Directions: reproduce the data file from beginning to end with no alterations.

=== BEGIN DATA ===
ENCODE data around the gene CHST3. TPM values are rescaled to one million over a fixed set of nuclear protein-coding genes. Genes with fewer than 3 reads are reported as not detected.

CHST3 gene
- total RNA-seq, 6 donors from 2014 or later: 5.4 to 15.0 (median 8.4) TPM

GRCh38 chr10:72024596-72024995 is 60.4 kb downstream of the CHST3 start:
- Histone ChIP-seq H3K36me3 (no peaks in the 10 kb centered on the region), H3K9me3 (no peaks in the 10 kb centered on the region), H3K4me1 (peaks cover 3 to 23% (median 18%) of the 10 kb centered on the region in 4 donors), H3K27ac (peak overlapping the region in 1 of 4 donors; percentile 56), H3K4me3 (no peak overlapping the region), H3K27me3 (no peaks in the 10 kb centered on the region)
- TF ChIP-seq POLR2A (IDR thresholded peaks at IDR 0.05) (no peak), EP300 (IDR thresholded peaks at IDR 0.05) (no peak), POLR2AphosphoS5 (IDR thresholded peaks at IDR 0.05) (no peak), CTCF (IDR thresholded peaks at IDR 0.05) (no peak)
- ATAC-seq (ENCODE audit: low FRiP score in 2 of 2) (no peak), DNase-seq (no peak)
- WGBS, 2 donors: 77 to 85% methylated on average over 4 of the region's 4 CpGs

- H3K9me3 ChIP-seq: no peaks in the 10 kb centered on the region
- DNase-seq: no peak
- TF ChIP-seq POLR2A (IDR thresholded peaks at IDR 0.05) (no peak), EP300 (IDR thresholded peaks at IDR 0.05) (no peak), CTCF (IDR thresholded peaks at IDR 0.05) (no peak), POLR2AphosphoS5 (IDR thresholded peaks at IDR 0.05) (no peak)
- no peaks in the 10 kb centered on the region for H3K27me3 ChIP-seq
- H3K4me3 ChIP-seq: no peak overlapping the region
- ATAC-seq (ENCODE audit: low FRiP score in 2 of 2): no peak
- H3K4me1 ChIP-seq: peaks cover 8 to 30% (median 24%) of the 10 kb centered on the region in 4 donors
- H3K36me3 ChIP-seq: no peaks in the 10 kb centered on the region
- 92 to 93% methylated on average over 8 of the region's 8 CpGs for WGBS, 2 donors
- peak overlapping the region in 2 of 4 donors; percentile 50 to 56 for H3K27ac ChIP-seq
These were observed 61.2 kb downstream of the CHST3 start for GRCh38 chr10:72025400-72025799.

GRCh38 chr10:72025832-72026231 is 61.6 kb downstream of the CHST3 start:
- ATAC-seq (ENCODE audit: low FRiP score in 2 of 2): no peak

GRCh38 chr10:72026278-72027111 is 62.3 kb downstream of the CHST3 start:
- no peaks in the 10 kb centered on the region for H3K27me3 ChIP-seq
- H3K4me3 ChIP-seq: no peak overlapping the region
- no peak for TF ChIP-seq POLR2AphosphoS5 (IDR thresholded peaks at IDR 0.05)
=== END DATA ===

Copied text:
ENCODE data around the gene CHST3. TPM values are rescaled to one million over a fixed set of nuclear protein-coding genes. Genes with fewer than 3 reads are reported as not detected.

CHST3 gene
- total RNA-seq, 6 donors from 2014 or later: 5.4 to 15.0 (median 8.4) TPM

GRCh38 chr10:72024596-72024995 is 60.4 kb downstream of the CHST3 start:
- Histone ChIP-seq H3K36me3 (no peaks in the 10 kb centered on the region), H3K9me3 (no peaks in the 10 kb centered on the region), H3K4me1 (peaks cover 3 to 23% (median 18%) of the 10 kb centered on the region in 4 donors), H3K27ac (peak overlapping the region in 1 of 4 donors; percentile 56), H3K4me3 (no peak overlapping the region), H3K27me3 (no peaks in the 10 kb centered on the region)
- TF ChIP-seq POLR2A (IDR thresholded peaks at IDR 0.05) (no peak), EP300 (IDR thresholded peaks at IDR 0.05) (no peak), POLR2AphosphoS5 (IDR thresholded peaks at IDR 0.05) (no peak), CTCF (IDR thresholded peaks at IDR 0.05) (no peak)
- ATAC-seq (ENCODE audit: low FRiP score in 2 of 2) (no peak), DNase-seq (no peak)
- WGBS, 2 donors: 77 to 85% methylated on average over 4 of the region's 4 CpGs

- H3K9me3 ChIP-seq: no peaks in the 10 kb centered on the region
- DNase-seq: no peak
- TF ChIP-seq POLR2A (IDR thresholded peaks at IDR 0.05) (no peak), EP300 (IDR thresholded peaks at IDR 0.05) (no peak), CTCF (IDR thresholded peaks at IDR 0.05) (no peak), POLR2AphosphoS5 (IDR thresholded peaks at IDR 0.05) (no peak)
- no peaks in the 10 kb centered on the region for H3K27me3 ChIP-seq
- H3K4me3 ChIP-seq: no peak overlapping the region
- ATAC-seq (ENCODE audit: low FRiP score in 2 of 2): no peak
- H3K4me1 ChIP-seq: peaks cover 8 to 30% (median 24%) of the 10 kb centered on the region in 4 donors
- H3K36me3 ChIP-seq: no peaks in the 10 kb centered on the region
- 92 to 93% methylated on average over 8 of the region's 8 CpGs for WGBS, 2 donors
- peak overlapping the region in 2 of 4 donors; percentile 50 to 56 for H3K27ac ChIP-seq
These were observed 61.2 kb downstream of the CHST3 start for GRCh38 chr10:72025400-72025799.

GRCh38 chr10:72025832-72026231 is 61.6 kb downstream of the CHST3 start:
- ATAC-seq (ENCODE audit: low FRiP score in 2 of 2): no peak

GRCh38 chr10:72026278-72027111 is 62.3 kb downstream of the CHST3 start:
- no peaks in the 10 kb centered on the region for H3K27me3 ChIP-seq
- H3K4me3 ChIP-seq: no peak overlapping the region
- no peak for TF ChIP-seq POLR2AphosphoS5 (IDR thresholded peaks at IDR 0.05)